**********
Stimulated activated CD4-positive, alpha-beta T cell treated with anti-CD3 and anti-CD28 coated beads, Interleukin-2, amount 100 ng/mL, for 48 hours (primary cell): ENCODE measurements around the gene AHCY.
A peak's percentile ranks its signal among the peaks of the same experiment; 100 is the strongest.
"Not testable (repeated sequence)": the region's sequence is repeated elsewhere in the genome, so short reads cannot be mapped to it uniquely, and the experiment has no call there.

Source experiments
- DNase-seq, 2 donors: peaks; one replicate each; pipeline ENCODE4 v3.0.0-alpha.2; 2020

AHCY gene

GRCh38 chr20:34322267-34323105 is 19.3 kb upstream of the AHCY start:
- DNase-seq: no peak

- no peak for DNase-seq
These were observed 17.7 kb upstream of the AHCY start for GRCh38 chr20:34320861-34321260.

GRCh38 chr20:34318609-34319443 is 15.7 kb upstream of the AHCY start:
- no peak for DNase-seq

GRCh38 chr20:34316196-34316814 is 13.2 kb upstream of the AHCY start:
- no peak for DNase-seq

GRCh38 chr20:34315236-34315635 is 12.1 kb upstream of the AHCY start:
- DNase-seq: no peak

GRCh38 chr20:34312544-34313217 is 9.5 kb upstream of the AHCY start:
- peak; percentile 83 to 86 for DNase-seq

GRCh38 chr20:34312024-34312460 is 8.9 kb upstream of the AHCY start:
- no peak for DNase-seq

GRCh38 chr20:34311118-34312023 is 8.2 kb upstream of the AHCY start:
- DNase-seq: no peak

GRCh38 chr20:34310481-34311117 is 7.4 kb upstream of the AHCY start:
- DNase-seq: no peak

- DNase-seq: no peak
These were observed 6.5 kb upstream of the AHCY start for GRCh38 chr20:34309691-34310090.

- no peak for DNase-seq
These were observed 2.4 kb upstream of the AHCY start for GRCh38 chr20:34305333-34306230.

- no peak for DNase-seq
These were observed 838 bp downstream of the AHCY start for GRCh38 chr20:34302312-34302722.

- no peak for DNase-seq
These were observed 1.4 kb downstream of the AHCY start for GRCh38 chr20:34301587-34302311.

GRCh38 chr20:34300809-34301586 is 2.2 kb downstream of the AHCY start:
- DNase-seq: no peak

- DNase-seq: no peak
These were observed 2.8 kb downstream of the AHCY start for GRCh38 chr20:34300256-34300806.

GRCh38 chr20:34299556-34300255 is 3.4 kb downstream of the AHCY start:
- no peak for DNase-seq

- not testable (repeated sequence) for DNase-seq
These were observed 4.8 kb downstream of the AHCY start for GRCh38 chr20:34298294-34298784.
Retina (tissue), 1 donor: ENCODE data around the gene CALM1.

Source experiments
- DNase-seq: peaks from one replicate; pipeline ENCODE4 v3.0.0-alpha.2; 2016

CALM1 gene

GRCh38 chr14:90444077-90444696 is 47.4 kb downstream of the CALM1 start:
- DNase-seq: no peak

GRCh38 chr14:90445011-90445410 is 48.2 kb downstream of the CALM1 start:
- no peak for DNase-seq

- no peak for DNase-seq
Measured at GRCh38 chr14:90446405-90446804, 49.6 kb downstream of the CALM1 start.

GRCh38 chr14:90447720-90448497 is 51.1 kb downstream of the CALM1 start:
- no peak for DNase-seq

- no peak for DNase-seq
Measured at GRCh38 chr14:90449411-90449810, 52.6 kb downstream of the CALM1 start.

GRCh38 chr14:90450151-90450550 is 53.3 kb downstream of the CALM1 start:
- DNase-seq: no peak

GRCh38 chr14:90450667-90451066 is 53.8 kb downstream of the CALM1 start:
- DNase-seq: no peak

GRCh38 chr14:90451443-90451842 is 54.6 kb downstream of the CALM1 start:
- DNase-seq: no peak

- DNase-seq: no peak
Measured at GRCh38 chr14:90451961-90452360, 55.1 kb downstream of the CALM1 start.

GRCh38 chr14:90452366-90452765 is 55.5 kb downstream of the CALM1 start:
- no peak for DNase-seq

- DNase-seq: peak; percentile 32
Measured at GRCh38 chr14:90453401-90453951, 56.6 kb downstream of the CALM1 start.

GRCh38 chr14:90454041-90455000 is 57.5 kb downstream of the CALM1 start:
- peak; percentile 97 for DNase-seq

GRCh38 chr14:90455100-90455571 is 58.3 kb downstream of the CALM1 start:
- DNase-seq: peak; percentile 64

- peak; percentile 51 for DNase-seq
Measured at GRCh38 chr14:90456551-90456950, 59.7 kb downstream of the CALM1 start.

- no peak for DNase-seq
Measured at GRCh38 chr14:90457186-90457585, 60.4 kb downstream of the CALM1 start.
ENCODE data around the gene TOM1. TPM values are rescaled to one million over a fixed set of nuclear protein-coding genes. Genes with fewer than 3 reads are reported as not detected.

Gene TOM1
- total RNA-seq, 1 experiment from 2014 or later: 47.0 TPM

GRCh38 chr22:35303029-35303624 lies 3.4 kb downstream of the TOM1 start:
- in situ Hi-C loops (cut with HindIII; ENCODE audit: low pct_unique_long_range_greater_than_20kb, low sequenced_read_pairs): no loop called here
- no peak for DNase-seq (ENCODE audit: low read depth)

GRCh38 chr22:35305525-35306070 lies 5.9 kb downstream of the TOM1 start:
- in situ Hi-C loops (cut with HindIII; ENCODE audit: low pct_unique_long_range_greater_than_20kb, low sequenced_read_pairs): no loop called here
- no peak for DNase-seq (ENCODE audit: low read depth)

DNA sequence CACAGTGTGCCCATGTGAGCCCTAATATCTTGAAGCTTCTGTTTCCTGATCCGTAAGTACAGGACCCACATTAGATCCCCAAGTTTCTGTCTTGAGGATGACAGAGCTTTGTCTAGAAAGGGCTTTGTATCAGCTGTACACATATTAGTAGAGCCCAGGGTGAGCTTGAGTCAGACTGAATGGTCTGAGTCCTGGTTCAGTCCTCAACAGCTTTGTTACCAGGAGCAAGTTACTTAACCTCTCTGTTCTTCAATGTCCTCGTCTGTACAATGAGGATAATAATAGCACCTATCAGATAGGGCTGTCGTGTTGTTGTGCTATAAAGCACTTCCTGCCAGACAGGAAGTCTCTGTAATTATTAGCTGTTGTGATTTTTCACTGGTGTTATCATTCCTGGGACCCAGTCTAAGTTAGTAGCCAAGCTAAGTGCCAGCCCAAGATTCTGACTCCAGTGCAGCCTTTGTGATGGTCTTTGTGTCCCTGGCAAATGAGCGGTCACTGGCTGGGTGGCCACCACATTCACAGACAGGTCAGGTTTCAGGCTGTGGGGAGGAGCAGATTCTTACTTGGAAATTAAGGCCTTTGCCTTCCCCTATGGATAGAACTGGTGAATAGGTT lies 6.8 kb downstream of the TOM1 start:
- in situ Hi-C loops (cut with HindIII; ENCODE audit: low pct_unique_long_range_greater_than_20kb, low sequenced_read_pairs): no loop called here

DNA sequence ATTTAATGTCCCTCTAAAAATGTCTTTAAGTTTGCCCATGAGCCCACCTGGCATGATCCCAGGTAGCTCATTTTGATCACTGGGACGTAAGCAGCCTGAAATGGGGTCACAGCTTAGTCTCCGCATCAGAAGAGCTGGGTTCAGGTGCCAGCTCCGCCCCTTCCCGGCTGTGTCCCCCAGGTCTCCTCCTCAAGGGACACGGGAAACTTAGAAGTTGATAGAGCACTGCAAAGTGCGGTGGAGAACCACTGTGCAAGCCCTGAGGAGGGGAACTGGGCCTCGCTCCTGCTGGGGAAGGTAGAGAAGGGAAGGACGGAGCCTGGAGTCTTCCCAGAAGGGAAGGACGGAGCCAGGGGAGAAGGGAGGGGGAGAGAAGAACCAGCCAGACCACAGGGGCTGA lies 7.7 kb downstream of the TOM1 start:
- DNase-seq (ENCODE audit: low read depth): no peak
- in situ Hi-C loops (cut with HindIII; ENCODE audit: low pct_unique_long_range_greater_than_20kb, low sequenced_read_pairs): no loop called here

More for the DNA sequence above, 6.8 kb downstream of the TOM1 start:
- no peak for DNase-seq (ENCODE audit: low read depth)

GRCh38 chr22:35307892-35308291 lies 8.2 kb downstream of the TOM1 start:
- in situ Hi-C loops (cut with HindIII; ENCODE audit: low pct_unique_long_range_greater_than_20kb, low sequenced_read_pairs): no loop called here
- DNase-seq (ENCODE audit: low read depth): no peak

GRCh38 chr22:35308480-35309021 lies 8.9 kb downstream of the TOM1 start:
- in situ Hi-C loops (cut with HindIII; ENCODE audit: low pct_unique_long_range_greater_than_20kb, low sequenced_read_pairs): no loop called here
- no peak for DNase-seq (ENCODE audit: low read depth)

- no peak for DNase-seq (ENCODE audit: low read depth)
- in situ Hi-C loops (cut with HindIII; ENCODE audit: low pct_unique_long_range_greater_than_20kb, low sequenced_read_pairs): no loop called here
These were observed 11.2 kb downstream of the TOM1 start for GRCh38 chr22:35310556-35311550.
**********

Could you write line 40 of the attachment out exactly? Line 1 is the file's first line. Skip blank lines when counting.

These were observed 4.8 kb downstream of the AHCY start for GRCh38 chr20:34298294-34298784.